Five non-content skills and qualities that all content strategy professionals should perfect
If there’s one thing I hear myself saying over and over again it’s this: we don’t solve content problems with content solutions.
Successful content strategists are rarely folk who are just great with words, information structures and systems. They are expert strategic thinkers and highly adept at
herding sheep collaborating and leading. So, what non-content skills should you develop to become a super successful content strategist?
Leadership and influence
I often hear people talk about leadership as a role or a job description. Leadership is neither of these things. It is a state of being and a quality that anyone can have or develop.
The success of a content strategy depends on multiple moving parts, individuals and skills:
– Content creators, not all of whom will be in your team
– Subject matter experts who almost always will exist elsewhere in your organisation
– Technical experts who may sit in a separate division such as an IT department
– A customer service team who own the data revealing what customers ask and care about
– A market research team who don’t always sit as part of the content strategy or UX teams.
Add to that list a whole lot of stakeholders and managers who pull the purse strings or set the strategic priorities for your organisation, and suddenly you’re in one big game of influence, negotiation and persuasion.
As a content strategist you have an opportunity to lead. But only if you work on those leadership skills.
Big picture strategic thinking
If our content strategy doesn’t align to the goals and objectives of our organisation, what’s the point? However, with our content strategy super-powers we are very well positioned to help with big strategic thinking for our organisations.
Let’s think this through:
– Our facilitation skills (see next point) position us well for asking the questions that help our organisations arrive at goals and objectives
– Our audience insights bring value to strategic decision-making, and not just content strategy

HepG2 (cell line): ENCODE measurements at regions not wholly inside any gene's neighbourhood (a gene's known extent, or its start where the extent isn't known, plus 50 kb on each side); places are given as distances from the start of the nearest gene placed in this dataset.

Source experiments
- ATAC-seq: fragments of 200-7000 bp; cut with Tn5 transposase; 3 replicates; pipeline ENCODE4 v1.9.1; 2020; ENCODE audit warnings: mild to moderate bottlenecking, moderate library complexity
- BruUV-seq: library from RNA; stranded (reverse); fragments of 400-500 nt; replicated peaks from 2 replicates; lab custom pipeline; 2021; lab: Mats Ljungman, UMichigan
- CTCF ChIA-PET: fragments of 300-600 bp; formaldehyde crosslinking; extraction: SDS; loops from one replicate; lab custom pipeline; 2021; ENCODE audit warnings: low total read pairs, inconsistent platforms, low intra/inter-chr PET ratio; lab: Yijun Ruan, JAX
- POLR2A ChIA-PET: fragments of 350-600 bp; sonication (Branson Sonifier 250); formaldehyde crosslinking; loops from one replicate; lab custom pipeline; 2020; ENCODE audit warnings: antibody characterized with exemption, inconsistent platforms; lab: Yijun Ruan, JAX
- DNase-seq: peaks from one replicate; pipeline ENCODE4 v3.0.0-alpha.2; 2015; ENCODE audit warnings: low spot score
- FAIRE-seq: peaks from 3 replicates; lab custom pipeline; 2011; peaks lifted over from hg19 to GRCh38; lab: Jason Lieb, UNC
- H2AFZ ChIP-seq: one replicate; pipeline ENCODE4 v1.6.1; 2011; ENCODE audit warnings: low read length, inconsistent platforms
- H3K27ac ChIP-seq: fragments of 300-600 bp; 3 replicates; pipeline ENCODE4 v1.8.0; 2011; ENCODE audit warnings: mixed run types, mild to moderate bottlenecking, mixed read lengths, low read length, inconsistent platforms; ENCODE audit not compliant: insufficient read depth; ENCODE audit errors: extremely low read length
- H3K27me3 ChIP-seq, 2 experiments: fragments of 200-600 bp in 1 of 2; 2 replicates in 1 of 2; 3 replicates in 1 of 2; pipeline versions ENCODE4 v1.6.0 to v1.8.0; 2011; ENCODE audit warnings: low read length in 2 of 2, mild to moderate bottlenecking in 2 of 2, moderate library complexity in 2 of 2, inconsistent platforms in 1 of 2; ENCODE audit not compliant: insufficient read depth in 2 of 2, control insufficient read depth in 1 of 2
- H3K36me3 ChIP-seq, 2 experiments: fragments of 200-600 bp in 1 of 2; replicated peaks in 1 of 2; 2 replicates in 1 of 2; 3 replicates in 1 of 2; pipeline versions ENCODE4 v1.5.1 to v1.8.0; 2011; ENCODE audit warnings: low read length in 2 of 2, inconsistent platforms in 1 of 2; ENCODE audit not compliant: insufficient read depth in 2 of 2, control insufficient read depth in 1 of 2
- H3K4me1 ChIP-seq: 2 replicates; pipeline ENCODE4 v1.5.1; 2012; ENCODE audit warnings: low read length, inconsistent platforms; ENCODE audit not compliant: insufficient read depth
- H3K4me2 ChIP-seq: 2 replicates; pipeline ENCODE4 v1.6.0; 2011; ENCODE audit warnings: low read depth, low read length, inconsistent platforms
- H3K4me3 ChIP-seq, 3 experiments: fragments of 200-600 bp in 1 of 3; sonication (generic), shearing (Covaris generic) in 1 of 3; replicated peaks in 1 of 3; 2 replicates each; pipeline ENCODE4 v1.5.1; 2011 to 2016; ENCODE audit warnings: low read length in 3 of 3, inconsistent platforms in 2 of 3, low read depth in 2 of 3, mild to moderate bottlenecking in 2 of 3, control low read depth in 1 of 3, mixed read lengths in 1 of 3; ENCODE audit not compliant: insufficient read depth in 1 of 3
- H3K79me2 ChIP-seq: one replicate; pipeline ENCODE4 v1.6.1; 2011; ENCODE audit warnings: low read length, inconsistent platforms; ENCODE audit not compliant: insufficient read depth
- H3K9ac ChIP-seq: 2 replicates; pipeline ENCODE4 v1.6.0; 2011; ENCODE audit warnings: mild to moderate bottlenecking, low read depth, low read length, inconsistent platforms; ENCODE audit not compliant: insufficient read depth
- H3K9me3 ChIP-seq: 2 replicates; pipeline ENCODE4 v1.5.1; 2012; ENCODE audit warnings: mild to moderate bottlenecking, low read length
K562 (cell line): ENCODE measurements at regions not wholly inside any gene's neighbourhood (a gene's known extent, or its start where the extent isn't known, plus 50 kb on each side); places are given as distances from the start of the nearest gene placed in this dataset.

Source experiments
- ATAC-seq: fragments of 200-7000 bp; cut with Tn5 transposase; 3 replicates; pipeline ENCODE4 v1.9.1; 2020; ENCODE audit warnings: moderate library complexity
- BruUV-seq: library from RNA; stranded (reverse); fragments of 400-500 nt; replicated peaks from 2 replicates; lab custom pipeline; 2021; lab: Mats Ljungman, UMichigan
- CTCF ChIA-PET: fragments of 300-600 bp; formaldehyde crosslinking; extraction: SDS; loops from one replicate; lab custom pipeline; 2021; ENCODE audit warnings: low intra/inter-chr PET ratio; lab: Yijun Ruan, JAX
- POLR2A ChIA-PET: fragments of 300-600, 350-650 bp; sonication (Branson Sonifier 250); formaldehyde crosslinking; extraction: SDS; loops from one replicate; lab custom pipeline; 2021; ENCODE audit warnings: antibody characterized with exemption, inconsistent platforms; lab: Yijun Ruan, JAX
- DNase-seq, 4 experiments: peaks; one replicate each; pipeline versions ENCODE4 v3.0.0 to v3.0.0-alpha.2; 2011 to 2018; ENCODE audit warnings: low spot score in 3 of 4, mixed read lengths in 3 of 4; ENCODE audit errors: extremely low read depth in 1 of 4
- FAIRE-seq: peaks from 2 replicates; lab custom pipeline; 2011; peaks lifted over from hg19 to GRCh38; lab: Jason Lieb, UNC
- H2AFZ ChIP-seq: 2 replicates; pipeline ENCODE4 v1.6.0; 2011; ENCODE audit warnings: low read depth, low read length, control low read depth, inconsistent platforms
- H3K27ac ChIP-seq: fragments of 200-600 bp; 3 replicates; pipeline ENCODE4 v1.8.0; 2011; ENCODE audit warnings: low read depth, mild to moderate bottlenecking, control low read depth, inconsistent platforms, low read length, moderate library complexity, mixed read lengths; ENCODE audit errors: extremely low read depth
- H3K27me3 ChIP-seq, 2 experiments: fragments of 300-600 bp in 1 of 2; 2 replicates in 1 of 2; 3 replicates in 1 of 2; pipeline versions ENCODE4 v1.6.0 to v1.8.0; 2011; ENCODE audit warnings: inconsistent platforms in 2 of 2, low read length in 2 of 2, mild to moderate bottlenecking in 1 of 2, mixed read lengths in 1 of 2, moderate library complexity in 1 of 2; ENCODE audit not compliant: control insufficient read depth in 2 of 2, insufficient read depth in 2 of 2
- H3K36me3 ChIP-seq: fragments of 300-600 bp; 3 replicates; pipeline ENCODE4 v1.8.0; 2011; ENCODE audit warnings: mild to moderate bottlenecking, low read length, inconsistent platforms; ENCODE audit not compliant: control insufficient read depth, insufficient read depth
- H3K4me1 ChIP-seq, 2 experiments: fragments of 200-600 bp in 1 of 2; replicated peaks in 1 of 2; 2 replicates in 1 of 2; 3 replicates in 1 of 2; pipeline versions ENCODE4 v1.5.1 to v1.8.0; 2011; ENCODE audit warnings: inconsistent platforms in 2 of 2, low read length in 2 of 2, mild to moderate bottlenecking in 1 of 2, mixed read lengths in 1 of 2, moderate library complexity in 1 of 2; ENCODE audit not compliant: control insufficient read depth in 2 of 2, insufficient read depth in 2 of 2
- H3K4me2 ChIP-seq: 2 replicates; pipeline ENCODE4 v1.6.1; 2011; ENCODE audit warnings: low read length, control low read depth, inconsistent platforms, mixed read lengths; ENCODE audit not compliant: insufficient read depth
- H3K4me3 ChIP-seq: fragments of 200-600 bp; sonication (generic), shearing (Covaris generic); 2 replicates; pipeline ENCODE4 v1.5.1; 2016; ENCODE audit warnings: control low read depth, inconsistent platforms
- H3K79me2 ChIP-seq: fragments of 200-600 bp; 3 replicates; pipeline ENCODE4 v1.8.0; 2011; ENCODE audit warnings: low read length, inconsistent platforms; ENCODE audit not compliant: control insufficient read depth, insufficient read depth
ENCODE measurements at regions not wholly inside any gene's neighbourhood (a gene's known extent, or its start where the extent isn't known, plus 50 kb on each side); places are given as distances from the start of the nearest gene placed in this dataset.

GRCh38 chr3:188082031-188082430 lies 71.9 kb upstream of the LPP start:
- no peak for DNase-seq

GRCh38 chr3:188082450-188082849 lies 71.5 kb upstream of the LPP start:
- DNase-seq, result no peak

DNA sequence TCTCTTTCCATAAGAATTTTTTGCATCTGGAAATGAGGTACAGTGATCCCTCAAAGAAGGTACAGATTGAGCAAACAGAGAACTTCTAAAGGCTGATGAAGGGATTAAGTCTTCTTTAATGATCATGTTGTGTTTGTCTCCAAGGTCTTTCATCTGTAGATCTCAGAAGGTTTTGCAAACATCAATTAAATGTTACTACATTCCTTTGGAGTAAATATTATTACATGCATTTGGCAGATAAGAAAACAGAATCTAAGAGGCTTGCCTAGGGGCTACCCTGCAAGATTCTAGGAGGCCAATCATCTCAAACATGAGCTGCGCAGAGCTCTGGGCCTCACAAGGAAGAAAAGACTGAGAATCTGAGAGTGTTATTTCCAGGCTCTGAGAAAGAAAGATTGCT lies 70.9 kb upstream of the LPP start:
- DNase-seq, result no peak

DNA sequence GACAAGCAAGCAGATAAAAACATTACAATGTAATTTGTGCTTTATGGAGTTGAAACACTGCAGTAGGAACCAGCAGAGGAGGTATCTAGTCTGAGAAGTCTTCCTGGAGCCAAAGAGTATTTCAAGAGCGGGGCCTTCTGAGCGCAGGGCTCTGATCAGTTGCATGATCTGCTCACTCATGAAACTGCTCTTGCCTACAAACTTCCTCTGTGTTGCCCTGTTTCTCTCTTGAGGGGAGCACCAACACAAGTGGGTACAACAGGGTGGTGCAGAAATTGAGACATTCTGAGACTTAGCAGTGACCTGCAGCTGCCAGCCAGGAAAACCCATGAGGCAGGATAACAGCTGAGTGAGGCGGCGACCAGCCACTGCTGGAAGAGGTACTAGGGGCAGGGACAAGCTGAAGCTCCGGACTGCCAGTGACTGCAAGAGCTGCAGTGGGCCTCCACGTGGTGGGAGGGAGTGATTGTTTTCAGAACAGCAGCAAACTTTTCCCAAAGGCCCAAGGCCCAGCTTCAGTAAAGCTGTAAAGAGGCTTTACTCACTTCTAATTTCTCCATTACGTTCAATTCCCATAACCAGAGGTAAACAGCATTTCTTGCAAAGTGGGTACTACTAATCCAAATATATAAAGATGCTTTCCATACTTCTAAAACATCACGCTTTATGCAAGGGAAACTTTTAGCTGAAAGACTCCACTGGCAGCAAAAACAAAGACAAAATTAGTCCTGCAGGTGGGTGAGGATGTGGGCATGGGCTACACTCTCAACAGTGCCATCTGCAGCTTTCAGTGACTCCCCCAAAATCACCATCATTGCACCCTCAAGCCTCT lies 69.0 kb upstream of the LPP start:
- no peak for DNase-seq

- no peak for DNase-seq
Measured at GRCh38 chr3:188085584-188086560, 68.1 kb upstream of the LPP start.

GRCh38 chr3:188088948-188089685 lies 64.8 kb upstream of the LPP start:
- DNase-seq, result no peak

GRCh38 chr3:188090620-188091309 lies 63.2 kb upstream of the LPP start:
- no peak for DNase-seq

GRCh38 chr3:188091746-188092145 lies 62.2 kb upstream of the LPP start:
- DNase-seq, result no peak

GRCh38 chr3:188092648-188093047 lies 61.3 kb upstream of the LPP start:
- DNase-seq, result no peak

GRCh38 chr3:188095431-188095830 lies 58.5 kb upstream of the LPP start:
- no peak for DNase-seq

– Our content skills can be used to communicate strategic priorities (and no, I don’t just mean doing the copywriting for that pdf of the strategic plan).
Combine this with our leadership skills (see above), and you’re a very useful person in helping your organisation facilitate a vision for the future.
We need a lot of things from a lot of people. That might mean that we need to get them together to make some decisions and tell us what we need to know. Let’s face it, your content strategy is going to fall flat if you don’t consult and involve them!
Being able to facilitate workshops and discovery sessions is a key skill for a content strategist. This might include:
– Discovery sessions to uncover and agree the goals that your content strategy needs to support
– Audience research sessions, such as focus groups
– Domain mapping, content structuring and content modelling workshops
– Creative content planning (editorial sessions, storyboarding)
– Governance and workflow mapping sessions.
Equally, there’s a lot to be said for adopting workshop-style approaches when you’re seeking to get buy-in and agreement from colleagues. Instead of just presenting your strategy or ideas (aka talking at them) a more consultative-style session makes them feel greater ownership of and investment in the decision.
At Confab 2019 I ran a session on workshop facilitation for content strategy. You can access my enhanced slide deck for this which is packed full of activities you can use.
Project management and budgeting
Content strategies have multiple components, requiring different people and skills to pull them together. On that note, I don’t believe that there is such a thing as a generalist content strategist. We are all specialist pieces in a bigger jigsaw puzzle. And that puzzle needs putting together, so here we need some project management skills.
And content strategy costs money too! You might need:
– External consultancy support (like support from us – shameless plug, get in touch)
– To buy new systems
– Use panels to recruit research participants
– Get in additional content creation support
– And so on…
So, you’ll need some budgeting and financial planning skills.
Coaching and mentoring
Lastly, there’s a strong chance that you’ll be working with a wide community of content creators, owners and managers. Many of these people won’t have the content strategy skills that you have. That’s okay. You can help them, especially if you have some well-developed coaching and mentoring skills.
In my twelve years of running a content strategy consultancy, this is where I have invested the biggest portion of my own training budget. I’ve made a sizeable financial investment in my coaching skills not only because I love it and work as a coach outside of my consultancy work, but because it’s the skill that I draw on most as a leader and a strategist.
Notice here that I say “coaching and mentoring”, not training. Training is important, but the danger with training is that it can be a process of just telling people what to do. That has its place. But I believe lasting changes that result in people believing in themselves come from when those people design their own solutions and have a hand in crafting that future. And that’s what coaching is perfect for.
So, if you want me as a content coach for your team, or to help you develop your own coaching skills, please do get in touch.